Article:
Special skills and qualifications. Even though not covering a managerial or executive role, a prospective employee of the US entity may qualify for E-2 Visa if he / she possesses special skills or qualifications essential to the efficient business operations of the company.
Factors to consider when evaluating this requirement include:
- Expertise and prior experience of the applicant for that specific position
- Applicant’s salary
- Whether the applicant’s role is easily replaceable in the US labor market.
Immigration rules are often subject to interpretation and this one makes no exception. The scrutiny on whether the position covered by the E-2 employees meets the above mentioned standards may be tricky sometimes and certain managerial positions may not qualify as managerial in the eyes of the US consular officer, even though they definitely are.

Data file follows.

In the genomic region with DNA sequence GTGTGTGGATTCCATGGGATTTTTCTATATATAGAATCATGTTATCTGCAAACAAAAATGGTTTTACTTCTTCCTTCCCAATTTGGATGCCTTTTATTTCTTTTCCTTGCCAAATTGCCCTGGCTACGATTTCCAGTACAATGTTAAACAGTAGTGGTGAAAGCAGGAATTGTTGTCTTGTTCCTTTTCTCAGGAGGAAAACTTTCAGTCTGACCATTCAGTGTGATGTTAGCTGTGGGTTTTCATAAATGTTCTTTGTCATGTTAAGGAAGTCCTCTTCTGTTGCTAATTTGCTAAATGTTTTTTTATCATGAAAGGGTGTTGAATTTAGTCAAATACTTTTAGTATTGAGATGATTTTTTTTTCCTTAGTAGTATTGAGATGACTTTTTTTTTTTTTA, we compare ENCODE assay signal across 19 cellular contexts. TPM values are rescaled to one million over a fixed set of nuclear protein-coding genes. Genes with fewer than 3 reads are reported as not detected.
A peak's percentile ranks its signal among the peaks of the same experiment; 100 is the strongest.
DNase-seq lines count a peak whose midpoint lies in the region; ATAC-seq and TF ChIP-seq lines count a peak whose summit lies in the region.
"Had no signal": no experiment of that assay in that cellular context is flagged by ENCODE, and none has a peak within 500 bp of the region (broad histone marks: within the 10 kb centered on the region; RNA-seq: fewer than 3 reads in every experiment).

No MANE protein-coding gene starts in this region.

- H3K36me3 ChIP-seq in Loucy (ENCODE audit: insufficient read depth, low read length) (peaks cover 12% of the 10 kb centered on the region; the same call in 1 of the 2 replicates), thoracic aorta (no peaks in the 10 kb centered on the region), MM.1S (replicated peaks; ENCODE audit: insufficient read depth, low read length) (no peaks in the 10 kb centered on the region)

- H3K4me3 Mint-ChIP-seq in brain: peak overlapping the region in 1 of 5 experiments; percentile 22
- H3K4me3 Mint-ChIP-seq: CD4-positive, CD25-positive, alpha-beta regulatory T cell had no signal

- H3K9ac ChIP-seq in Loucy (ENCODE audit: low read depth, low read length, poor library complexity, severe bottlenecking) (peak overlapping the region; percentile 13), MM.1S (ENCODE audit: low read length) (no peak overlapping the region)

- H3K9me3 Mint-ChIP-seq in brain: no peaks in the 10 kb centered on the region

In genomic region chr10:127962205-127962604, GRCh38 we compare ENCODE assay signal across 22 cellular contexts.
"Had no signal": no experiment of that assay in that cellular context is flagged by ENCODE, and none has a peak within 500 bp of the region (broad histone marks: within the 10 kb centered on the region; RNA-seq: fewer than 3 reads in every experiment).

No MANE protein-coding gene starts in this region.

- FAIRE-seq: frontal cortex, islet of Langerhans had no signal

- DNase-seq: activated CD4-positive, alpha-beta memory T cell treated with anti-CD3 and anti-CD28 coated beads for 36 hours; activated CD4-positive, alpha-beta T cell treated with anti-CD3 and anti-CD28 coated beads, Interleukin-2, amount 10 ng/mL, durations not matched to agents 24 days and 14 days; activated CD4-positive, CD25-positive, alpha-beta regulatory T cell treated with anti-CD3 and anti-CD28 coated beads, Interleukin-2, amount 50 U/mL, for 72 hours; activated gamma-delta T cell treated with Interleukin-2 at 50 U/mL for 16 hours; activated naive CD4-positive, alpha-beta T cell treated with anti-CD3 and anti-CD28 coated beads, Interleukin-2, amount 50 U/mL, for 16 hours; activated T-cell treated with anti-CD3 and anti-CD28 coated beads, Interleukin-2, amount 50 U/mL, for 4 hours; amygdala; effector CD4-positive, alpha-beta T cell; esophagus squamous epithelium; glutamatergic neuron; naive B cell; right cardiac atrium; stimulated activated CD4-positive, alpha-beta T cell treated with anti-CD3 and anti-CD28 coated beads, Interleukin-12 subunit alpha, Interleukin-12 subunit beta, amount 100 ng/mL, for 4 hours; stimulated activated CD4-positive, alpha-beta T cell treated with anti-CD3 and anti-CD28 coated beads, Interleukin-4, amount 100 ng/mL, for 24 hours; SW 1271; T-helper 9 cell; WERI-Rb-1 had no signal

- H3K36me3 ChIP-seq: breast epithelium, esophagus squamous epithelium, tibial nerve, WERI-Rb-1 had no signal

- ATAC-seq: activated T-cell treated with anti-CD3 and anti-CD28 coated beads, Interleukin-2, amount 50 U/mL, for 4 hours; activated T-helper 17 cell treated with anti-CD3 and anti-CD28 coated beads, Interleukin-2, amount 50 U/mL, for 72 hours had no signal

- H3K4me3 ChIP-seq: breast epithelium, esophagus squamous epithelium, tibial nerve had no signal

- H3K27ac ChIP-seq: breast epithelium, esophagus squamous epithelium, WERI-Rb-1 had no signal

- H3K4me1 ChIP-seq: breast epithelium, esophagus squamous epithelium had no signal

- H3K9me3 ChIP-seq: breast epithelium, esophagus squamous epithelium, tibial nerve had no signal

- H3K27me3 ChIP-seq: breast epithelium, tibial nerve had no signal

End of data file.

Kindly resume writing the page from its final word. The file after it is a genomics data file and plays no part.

Indeed, a special attention must be placed on creating a job description that fits into the USCIS requirements, otherwise your E-2 Visa application will be most likely denied. Our E-2 Visa lawyers specialize in assessing whether or not the proposed employee’s position and duties meet the requirements provided by USCIS and will help you crafting a more fitting job description when necessary.
We discuss more in depth the E-2 Visa employee’s position and duties requirements here.
E-2 Visa for Family Members
Immediate family members of E-2 Visa investor and E-2 Visa employee may qualify for E-2 Visa status as well. Immediate family members for E-2 Visa purposes are limited to spouses and underage children. Other family members are not eligible.
Family members’ E-2 Visa is strictly dependent upon the E-2 Visa of the principal applicant: once this is over, also the dependents’ visa is over.
A spouse of an E-2 Visa holder may work for the E-2 Visa company or for any other company in the United States or abroad, or simply do nothing. If the spouse intends to work in the US, he / she will be required to file I-765 and get the work authorization (EAD).
Underage children of E-2 Visa holder may only be enrolled in school.